The Lakers' Coaching TriangleMike Brown is an excellent defensive-minded coach. Mike D'Antoni is an excellent offensive-minded coach. Phil Jackson is arguably the greatest NBA coach of all-time. I think that the L.A. Lakers should have given Brown a full season to implement his program but I can understand firing Brown to replace him with Jackson. I do not understand firing Brown after only five regular season games--during which his projected starting lineup barely had any time on the court together--in order to replace him with D'Antoni. That is, at best, a lateral move. The Lakers have won two straight games under the direction of interim Coach Bernie Bickerstaff and I have no doubt that they will post a very good regular season record once D'Antoni takes the helm, just like I have no doubt that they would have posted a very good regular season record if Brown had not been fired (assuming, in both scenarios, that the Lakers do not suffer any more injuries to one of their top four players). The Lakers' regular season record is almost beside the point; it is obvious that the current Lakers' roster was assembled with just one idea in mind: winning at least one championship and possibly squeezing out two championships before Kobe Bryant and Steve Nash either retire or decline to the point that they are no longer top level performers. The Lakers need a coach who can lead them to the top of the league right now while also being prepared for the inevitable shift from a Bryant-centric squad to a Dwight Howard-centric squad. Phil Jackson can unquestionably perform the first task and he likely can groom a qualified successor to perform the second task. I believe that Mike Brown, who twice led the Cleveland Cavaliers to the best record in the league and who also guided the Cavaliers to the 2007 NBA Finals, could have performed both tasks. D'Antoni favors an exciting, fun to watch brand of uptempo offensive basketball but he does not place much emphasis on the defensive end of the court. The Lakers' main offensive problem right now is a lack of familiarity and continuity among the key players in their rotation; regardless of who the coach is, that problem will become less of an issue as the season progresses and the team's stars get used to playing with each other. In order to win a championship and in order to build a framework in which Howard becomes the team's literal and figurative centerpiece in the next two years or so, the Lakers need a coach who will put a system in place that fully exploits Howard's skills as a defender, rebounder and high percentage scorer in the paint.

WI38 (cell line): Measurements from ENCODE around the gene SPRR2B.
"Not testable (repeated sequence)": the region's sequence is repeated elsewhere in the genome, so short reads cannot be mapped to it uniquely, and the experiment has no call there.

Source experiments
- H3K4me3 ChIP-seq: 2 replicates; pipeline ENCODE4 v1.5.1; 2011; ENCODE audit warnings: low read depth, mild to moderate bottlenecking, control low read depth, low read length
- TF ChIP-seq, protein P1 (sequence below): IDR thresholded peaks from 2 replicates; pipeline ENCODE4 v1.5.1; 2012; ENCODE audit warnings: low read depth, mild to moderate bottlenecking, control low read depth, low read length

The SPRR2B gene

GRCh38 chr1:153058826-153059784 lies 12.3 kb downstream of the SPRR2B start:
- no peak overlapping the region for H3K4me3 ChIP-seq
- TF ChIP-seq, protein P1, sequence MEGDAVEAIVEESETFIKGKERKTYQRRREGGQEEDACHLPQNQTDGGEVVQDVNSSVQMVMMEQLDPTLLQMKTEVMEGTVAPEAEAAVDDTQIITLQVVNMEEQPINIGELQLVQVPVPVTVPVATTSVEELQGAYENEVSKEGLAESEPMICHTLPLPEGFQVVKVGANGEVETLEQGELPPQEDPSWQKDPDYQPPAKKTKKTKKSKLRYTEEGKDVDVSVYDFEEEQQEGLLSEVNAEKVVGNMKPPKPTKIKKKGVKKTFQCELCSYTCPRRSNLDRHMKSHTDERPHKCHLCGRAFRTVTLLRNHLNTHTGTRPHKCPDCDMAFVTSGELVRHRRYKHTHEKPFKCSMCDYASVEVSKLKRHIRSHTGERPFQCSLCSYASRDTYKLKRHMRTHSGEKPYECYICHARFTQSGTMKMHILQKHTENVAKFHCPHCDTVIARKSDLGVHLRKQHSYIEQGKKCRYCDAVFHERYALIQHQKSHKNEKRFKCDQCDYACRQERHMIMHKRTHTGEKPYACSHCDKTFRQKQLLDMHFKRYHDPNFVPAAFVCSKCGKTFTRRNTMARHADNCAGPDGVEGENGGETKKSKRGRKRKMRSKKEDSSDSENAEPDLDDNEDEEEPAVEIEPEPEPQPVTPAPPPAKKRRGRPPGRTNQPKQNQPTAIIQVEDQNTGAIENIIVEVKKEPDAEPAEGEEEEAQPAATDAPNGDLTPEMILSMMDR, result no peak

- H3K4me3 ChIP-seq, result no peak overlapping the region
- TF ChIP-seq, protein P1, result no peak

For many years, Roland Lazenby--who probably knows as much as anyone about the inner workings of the Lakers' front office--has described the acrimonious relationship between Jim Buss and Phil Jackson. Lazenby has also expressed skepticism about Buss' ability to maintain the Lakers' status as an elite franchise the way that Jim's father Jerry did for nearly 30 years. Preliminary reports and indications suggest that the main reason the Lakers hired D'Antoni instead of Jackson is that Jackson tried to humiliate Buss with his requests/demands pertaining to Jackson's role with the team and Buss responded/retaliated by breaking off talks with Jackson. Jackson has denied that he made any outlandish demands and he has suggested that the Lakers lied to him, first saying that he had until Monday to decide whether or not to take the job only to then call him on Sunday night to announce that they had already hired D'Antoni.
Regardless of what exactly happened between Jim Buss and Phil Jackson over the weekend, it is no secret that the last time Jackson worked with the Lakers he did not get along well with Buss and it is also no secret that previously Jackson did not get along well with Jerry West in L.A. or with Jerry Krause in Chicago. The Zen Master has more that a little Machiavellian streak in him but the Lakers would have been wise to overlook that personality trait in view of Jackson's track record of delivering championships.
D'Antoni's Lakers will probably be setting the world on fire offensively within a couple months--but will they be equipped to beat smart, defensive-minded teams like the Miami Heat and Oklahoma City Thunder? It would not be surprising if D'Antoni's Lakers lead the league in field goal percentage this season but unless they also rank in the top 10 in defensive field goal percentage the Lakers likely will not win the West.
posted by David Friedman @ 5:13 AM